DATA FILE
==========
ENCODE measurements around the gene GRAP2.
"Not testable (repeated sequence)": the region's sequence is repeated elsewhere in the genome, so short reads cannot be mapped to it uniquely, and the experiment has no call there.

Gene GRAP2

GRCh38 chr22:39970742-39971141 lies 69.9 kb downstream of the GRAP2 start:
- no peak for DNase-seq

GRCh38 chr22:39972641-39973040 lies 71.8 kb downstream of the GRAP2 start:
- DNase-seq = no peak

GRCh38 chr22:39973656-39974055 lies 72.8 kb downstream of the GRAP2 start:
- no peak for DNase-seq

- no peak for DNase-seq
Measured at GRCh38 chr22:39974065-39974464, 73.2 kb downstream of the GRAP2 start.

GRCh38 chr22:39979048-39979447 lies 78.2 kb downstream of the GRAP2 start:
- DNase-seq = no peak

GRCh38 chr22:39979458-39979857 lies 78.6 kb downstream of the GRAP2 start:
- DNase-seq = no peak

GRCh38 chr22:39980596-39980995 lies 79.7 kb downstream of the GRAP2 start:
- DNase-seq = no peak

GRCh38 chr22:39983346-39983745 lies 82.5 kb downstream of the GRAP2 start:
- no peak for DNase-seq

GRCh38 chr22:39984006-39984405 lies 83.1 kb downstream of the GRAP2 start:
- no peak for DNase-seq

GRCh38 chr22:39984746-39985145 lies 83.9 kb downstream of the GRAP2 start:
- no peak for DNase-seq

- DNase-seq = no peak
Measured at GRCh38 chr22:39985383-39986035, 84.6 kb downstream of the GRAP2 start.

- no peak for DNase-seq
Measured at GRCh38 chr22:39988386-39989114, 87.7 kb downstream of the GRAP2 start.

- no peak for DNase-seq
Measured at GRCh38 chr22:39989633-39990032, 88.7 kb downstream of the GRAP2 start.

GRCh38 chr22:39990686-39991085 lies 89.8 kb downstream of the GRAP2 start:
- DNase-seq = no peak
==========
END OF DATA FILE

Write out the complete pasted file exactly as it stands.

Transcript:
ENCODE measurements around the gene GRAP2.
"Not testable (repeated sequence)": the region's sequence is repeated elsewhere in the genome, so short reads cannot be mapped to it uniquely, and the experiment has no call there.

Gene GRAP2

GRCh38 chr22:39970742-39971141 lies 69.9 kb downstream of the GRAP2 start:
- no peak for DNase-seq

GRCh38 chr22:39972641-39973040 lies 71.8 kb downstream of the GRAP2 start:
- DNase-seq = no peak

GRCh38 chr22:39973656-39974055 lies 72.8 kb downstream of the GRAP2 start:
- no peak for DNase-seq

- no peak for DNase-seq
Measured at GRCh38 chr22:39974065-39974464, 73.2 kb downstream of the GRAP2 start.

GRCh38 chr22:39979048-39979447 lies 78.2 kb downstream of the GRAP2 start:
- DNase-seq = no peak

GRCh38 chr22:39979458-39979857 lies 78.6 kb downstream of the GRAP2 start:
- DNase-seq = no peak

GRCh38 chr22:39980596-39980995 lies 79.7 kb downstream of the GRAP2 start:
- DNase-seq = no peak

GRCh38 chr22:39983346-39983745 lies 82.5 kb downstream of the GRAP2 start:
- no peak for DNase-seq

GRCh38 chr22:39984006-39984405 lies 83.1 kb downstream of the GRAP2 start:
- no peak for DNase-seq

GRCh38 chr22:39984746-39985145 lies 83.9 kb downstream of the GRAP2 start:
- no peak for DNase-seq

- DNase-seq = no peak
Measured at GRCh38 chr22:39985383-39986035, 84.6 kb downstream of the GRAP2 start.

- no peak for DNase-seq
Measured at GRCh38 chr22:39988386-39989114, 87.7 kb downstream of the GRAP2 start.

- no peak for DNase-seq
Measured at GRCh38 chr22:39989633-39990032, 88.7 kb downstream of the GRAP2 start.

GRCh38 chr22:39990686-39991085 lies 89.8 kb downstream of the GRAP2 start:
- DNase-seq = no peak